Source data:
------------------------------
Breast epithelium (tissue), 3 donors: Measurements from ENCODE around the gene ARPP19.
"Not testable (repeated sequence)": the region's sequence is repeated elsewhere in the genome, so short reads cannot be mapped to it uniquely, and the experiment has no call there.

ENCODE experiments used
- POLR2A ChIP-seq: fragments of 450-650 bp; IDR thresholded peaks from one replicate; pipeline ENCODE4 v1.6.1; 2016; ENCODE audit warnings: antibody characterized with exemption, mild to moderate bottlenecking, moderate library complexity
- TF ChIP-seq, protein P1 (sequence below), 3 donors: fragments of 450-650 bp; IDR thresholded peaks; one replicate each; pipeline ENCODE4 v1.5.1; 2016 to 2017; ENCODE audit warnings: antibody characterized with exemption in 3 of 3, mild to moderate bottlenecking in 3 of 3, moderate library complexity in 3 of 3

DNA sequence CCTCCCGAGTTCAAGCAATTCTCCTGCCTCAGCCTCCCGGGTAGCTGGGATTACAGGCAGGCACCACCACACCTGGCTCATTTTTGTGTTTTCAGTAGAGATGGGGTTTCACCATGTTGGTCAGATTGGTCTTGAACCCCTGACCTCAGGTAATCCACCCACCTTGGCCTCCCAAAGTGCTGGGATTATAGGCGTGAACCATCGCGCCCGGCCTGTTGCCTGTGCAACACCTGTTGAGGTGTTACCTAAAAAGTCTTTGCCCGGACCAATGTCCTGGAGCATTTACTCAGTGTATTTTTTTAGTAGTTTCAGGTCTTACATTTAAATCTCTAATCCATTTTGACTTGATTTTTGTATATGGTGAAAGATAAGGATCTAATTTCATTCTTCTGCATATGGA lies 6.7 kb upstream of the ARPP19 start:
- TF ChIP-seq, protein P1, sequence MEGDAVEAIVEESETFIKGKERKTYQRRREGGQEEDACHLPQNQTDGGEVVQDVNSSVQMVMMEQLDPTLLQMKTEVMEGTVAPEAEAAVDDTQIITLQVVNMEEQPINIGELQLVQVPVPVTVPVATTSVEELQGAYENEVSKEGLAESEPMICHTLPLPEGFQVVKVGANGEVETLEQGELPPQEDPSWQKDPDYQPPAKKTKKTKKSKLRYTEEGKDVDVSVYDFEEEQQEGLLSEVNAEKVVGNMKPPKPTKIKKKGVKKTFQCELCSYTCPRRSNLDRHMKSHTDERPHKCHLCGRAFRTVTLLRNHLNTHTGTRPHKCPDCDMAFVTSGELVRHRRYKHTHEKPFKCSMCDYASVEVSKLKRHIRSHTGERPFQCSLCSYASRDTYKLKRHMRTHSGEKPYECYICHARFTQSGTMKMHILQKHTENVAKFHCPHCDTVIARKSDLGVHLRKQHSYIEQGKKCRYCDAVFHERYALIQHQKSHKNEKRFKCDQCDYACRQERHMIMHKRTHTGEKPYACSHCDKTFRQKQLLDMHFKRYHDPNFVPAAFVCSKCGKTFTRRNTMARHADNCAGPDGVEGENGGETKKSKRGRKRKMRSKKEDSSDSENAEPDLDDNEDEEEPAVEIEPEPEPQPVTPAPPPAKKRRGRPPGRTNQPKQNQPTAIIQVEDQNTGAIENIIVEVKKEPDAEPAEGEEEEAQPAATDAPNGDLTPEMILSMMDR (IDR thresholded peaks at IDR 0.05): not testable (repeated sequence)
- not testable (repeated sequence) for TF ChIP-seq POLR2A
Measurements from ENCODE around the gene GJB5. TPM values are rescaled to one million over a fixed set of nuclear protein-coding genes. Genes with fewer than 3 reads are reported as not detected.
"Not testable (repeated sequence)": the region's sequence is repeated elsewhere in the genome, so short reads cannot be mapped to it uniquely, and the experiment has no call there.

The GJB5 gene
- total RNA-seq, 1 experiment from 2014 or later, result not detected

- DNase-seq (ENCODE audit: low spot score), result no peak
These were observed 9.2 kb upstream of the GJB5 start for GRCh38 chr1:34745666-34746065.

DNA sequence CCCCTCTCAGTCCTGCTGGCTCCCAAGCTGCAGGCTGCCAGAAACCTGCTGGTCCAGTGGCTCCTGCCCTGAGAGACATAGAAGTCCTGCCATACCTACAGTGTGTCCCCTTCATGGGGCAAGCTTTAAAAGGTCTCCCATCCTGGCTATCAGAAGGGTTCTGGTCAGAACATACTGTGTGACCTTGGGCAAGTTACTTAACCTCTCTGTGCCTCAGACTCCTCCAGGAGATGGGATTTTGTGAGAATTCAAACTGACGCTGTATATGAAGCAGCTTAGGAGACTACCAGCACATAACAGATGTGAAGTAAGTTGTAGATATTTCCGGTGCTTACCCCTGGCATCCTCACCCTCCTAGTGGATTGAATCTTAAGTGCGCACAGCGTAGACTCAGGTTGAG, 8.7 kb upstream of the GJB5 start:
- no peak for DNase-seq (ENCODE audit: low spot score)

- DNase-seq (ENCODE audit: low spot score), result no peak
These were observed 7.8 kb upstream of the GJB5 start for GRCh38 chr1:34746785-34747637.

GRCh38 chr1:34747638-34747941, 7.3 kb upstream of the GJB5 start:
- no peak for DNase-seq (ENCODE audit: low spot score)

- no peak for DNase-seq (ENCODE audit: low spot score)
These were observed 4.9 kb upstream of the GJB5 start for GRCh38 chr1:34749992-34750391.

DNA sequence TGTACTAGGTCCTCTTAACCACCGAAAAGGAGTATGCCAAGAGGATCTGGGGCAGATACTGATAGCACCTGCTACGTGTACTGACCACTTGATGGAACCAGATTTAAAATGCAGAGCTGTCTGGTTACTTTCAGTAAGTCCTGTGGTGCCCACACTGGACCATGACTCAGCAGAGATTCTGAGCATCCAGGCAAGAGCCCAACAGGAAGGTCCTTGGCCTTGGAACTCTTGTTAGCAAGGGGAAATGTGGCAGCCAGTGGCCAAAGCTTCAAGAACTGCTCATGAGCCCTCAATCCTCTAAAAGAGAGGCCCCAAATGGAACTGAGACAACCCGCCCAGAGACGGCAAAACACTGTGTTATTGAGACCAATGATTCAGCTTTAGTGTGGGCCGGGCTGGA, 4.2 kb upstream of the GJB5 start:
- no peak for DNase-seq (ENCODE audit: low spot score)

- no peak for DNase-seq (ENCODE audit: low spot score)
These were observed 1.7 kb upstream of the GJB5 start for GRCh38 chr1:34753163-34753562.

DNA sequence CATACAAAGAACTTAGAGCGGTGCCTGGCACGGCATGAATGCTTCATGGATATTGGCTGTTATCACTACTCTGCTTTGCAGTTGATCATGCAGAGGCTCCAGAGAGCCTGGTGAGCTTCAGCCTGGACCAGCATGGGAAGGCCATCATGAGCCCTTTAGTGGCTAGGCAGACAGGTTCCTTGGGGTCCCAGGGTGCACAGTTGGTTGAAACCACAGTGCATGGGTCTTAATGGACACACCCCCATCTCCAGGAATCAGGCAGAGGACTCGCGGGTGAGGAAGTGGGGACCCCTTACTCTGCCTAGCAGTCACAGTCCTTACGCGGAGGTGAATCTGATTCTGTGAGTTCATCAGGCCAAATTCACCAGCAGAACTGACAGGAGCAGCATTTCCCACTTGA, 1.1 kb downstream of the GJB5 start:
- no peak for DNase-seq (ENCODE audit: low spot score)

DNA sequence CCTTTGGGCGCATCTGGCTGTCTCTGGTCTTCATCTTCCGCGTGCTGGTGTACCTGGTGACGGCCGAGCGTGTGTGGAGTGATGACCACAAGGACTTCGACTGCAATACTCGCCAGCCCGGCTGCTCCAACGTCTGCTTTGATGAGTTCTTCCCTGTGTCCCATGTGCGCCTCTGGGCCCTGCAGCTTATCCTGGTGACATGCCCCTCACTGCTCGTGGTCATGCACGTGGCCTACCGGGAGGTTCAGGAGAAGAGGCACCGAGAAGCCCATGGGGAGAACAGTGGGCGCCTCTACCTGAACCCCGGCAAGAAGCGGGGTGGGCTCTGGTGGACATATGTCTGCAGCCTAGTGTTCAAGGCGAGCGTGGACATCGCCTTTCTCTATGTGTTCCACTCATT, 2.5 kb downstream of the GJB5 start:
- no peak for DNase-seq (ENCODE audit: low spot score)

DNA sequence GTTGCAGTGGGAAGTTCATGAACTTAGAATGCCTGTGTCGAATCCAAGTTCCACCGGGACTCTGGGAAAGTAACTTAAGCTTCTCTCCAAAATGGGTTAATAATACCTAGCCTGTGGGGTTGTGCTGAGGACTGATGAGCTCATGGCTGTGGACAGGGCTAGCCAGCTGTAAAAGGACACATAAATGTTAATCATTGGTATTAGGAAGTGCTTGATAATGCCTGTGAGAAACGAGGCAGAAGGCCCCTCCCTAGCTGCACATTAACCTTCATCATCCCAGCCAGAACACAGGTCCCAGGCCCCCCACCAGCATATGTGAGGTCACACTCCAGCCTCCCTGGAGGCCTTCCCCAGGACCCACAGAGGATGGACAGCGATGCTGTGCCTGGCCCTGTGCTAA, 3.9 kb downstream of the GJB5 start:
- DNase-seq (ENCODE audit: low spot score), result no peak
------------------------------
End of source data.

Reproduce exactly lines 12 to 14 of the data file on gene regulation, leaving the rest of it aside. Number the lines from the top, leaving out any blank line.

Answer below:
- total RNA-seq, 1 experiment from 2014 or later, result not detected

- DNase-seq (ENCODE audit: low spot score), result no peak
These were observed 9.2 kb upstream of the GJB5 start for GRCh38 chr1:34745666-34746065.